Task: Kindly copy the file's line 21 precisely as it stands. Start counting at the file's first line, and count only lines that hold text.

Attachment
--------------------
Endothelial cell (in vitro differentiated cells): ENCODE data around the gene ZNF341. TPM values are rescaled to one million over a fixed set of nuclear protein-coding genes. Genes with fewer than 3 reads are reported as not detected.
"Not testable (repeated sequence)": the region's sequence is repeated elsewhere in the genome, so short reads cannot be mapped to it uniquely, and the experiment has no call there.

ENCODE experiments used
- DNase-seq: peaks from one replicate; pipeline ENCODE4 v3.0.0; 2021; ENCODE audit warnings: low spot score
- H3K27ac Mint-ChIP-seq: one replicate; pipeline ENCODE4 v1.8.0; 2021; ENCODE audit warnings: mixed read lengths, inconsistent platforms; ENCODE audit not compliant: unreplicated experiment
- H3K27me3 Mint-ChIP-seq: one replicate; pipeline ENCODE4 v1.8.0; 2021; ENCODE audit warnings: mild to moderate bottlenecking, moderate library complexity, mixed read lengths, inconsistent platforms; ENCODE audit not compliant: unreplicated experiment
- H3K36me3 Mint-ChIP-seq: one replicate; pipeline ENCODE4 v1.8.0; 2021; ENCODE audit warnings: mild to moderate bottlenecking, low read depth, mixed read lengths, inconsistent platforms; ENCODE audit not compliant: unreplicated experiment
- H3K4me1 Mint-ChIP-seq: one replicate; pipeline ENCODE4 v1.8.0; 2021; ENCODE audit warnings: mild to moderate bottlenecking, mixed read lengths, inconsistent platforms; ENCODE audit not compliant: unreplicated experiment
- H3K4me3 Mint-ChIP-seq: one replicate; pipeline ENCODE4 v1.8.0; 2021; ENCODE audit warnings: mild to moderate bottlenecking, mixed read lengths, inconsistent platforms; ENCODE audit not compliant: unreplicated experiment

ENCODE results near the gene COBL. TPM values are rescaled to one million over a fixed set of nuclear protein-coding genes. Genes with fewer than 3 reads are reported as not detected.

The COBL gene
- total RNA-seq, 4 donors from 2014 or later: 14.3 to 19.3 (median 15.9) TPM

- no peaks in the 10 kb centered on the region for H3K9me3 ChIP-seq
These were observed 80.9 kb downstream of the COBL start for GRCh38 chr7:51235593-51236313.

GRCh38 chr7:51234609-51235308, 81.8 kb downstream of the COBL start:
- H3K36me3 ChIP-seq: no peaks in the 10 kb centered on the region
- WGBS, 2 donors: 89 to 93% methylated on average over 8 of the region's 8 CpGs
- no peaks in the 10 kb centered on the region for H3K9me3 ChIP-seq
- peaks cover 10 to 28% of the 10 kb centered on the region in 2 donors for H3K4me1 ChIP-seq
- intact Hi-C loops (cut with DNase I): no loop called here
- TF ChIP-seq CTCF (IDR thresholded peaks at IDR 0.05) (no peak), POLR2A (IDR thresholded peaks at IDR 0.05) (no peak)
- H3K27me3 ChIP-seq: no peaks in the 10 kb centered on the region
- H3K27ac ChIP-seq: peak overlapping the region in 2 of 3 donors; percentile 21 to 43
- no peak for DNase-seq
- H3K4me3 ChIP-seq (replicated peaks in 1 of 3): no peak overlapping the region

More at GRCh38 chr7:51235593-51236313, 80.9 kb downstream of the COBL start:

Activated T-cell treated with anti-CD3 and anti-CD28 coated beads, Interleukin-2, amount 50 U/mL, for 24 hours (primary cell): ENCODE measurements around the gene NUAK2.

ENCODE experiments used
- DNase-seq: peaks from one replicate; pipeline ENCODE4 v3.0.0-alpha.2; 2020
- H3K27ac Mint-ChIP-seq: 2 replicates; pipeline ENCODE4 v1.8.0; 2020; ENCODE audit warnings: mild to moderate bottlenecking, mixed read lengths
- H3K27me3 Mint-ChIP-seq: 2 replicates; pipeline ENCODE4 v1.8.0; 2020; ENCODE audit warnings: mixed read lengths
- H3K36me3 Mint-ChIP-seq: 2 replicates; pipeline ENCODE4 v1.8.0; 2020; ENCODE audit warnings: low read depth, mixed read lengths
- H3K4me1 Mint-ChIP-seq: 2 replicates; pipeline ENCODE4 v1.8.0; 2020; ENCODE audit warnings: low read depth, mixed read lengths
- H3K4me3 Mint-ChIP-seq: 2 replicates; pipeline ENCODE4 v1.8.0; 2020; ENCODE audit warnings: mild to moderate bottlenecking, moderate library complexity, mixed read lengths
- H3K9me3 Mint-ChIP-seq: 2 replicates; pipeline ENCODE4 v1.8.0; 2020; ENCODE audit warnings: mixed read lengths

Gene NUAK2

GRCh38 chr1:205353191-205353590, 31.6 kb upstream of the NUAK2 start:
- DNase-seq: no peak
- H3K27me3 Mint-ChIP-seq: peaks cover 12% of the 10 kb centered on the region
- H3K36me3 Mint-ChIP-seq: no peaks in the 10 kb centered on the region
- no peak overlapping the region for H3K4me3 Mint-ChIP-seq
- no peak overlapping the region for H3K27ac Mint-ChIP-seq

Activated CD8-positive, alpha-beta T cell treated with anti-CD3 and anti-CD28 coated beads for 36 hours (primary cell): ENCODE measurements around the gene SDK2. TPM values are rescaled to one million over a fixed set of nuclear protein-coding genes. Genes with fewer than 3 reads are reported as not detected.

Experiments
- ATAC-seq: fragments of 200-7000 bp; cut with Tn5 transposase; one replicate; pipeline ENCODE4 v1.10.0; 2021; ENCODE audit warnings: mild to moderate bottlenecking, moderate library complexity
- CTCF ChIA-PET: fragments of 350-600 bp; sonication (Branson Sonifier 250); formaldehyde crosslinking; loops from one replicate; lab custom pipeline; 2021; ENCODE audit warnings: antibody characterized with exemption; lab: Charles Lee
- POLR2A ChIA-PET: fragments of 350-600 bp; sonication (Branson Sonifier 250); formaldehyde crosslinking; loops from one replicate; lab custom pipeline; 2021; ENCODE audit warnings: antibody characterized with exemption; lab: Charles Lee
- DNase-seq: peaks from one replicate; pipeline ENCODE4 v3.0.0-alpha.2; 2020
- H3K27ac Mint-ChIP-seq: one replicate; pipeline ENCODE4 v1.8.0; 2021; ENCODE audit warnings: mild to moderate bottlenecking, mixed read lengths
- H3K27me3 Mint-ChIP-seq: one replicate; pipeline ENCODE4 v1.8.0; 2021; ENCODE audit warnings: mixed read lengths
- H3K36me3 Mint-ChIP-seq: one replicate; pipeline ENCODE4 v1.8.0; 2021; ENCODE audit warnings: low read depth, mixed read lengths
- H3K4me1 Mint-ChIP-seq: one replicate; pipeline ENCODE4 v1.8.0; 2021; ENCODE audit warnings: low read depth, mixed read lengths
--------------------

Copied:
- TF ChIP-seq CTCF (IDR thresholded peaks at IDR 0.05) (no peak), POLR2A (IDR thresholded peaks at IDR 0.05) (no peak)